Growth is by means of the apical segment, which, after elongating sufficiently, forms a transverse septum cutting off the greater part of the segment. At the beginning of such a division the protoplast is withdrawn from the region where the new septum will develop, the space so left being apparently filled with mucilaginous material. An annular bar of thickening is laid down here, extending transversely all round the cell. This forms the beginning of the cross wall which then gradually extends inwards towards the centre. At the same time it extends into and fuses with the inner lamella of . the longitudinal wall. The formation of septa is in no way related to nuclear division.
The attaching organs consist of a number of septate, rhizoidal branches. These may sometimes spread out as stolons which either give rise to new upright filaments or their tips may grow out into a number of short cells, which later fall apart and serve as a method of propagation. The short cells formed on the rhizoids have thick walls and are abundantly supplied with food reserves. After separation they may undergo further wall thickening and function as over-wintering organs. Many species are, however, free-floating, as can be seen in the floating tangles (" flannel weed") which are so characteristic of ponds. In the free-floating species smaller or larger parts of the vegetative branches may separate, develop thick walls, and being well supplied with food reserves may function, in some species, as the only means of reproduction.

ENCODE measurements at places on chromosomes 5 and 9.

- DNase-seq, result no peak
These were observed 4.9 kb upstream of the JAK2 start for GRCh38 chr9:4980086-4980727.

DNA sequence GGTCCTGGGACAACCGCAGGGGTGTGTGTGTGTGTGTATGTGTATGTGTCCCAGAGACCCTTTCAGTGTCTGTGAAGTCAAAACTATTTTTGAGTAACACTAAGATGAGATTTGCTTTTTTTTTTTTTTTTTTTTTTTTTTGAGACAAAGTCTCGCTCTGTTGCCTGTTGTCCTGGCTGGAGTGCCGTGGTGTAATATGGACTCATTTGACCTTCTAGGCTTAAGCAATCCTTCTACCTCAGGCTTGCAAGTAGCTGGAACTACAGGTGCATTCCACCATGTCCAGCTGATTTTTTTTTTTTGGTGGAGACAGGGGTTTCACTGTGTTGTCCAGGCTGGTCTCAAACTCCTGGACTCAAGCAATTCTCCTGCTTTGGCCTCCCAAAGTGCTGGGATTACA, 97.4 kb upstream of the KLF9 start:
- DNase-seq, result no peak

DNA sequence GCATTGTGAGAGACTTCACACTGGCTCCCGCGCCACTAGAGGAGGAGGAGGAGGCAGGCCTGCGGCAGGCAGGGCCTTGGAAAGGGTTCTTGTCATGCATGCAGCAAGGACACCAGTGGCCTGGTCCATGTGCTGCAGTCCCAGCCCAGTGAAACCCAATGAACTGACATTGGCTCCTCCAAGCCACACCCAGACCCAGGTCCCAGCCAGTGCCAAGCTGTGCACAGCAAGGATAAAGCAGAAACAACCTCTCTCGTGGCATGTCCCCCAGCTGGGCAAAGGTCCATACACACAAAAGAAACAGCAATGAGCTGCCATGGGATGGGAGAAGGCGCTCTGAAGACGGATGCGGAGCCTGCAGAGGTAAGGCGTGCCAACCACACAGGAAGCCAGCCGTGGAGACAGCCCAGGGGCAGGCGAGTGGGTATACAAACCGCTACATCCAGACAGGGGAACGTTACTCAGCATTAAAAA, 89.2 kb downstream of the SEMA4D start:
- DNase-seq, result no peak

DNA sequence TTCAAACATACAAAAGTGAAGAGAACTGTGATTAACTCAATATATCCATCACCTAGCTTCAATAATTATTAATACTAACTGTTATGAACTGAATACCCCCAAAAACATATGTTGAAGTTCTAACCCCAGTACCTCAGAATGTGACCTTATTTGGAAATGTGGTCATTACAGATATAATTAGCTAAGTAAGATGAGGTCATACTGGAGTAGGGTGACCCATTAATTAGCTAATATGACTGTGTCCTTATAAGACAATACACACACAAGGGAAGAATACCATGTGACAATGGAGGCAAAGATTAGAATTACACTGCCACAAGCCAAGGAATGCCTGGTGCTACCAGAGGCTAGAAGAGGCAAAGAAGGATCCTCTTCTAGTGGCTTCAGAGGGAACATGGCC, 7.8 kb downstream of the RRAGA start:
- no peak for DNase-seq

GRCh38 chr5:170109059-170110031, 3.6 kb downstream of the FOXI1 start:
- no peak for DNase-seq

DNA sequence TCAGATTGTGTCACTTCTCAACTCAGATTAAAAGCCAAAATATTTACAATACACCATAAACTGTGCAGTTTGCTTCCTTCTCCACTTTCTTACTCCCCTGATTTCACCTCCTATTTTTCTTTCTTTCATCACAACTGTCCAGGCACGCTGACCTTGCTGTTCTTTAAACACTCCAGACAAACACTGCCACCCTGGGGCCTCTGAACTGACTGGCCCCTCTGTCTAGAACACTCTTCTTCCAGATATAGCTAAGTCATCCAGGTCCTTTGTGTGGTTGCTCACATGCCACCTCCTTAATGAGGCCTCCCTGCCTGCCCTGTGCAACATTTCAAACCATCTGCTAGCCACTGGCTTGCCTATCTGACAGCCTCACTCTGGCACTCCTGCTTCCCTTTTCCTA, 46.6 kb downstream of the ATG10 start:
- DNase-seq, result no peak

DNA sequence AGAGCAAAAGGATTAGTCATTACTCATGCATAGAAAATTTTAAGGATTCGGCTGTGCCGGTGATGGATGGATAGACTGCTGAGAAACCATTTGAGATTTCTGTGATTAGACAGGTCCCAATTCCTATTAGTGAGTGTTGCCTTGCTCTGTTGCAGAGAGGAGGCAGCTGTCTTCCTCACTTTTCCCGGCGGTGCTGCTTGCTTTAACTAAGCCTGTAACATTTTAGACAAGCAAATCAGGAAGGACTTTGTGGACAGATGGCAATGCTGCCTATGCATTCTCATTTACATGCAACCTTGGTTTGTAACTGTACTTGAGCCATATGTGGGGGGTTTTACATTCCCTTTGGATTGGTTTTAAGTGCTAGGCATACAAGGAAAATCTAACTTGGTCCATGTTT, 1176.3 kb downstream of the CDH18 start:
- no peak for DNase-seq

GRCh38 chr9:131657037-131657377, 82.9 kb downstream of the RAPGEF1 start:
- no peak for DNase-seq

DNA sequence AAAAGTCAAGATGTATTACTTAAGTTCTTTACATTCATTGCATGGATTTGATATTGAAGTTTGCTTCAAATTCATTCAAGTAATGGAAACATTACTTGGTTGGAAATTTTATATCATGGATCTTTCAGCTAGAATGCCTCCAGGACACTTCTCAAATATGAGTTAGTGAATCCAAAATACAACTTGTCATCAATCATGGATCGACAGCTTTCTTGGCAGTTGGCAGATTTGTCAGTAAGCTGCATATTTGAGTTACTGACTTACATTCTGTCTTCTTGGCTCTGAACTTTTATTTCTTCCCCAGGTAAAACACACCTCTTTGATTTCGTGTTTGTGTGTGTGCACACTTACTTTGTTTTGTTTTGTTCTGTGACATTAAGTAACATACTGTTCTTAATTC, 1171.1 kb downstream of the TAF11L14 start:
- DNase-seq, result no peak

Asexual Reproduction in Cladophora
The zoospores are small pyriform bodies with a small anterior beak and two apical flagella, or in some species four. These flagella are differentiated before the emergence of the spores. There are two granules at the point where the flagella are inserted and the chloroplast appears as a ring in the posterior part of the cell and shows a slow streaming movement. Those zoospores nearest the orifice escape first, squeezing their way through the opening with their flagella behind them, and they are followed by a steady stream of others. After about twenty minutes they settle down by their anterior ends and elongate. A septum appears and gradually the coenocyte structure of the thallus is re-established.
Sexual Reproduction in Cladophora
The formation of gametes occurs in most species and probably in all. In some species it has been definitely established that the thallii are dioecious. Any segment of the thallus is potentially capable of functioning as a gametangium, and its development is similar to that of the zoosporangium. The gametes are isogamous and differ in no marked way from the zoospores, except that they are invariably biflagellate. They are liberated in a similar manner to the zoospores, and fuse externally to give rise to a zygote which germinates immediately to form a fresh Cladophora filament.
Alteration of Generation
It has now been definitely established that in almost all species there is a strict alternation of sexual and asexual generations. These generations are morphologically alike. Meiosis occurs prior to the formation of the zoospores which therefore give rise to male and female monoploid plants, the diploid phase being established after gametic fusion, resulting in the formation of a sporophytic plant, on which the zoospores are produced. A similar type of alternation has been found in a small number of related genera.
In Cladophoraglomerata it has been shown recently that zoospore formation occurs at intervals all through the year, while gamete formation happens only in the spring and at the end of a long series of zoospore discharges. Gametes and zoospores are developed in distinct plants, but there is no reduction division in the formation of the zoospores. It appears that this species can produce a succession of diploid zoospore generations, after which meiosis occurs during the formation of the gametes. Conjugation restores the diploid condition. This condition resembles that which has been described in some members of the Siphonales.